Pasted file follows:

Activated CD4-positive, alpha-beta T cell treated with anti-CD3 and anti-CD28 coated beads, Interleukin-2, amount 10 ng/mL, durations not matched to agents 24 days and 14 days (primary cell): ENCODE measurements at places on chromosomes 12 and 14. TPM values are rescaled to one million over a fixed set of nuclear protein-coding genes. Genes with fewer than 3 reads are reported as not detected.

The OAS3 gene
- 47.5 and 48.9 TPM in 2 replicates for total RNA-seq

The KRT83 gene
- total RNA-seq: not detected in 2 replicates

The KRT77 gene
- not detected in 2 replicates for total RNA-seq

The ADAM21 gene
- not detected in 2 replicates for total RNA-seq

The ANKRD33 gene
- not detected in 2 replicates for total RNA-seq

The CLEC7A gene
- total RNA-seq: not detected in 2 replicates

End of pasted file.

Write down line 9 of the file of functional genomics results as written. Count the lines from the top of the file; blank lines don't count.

- not detected in 2 replicates for total RNA-seq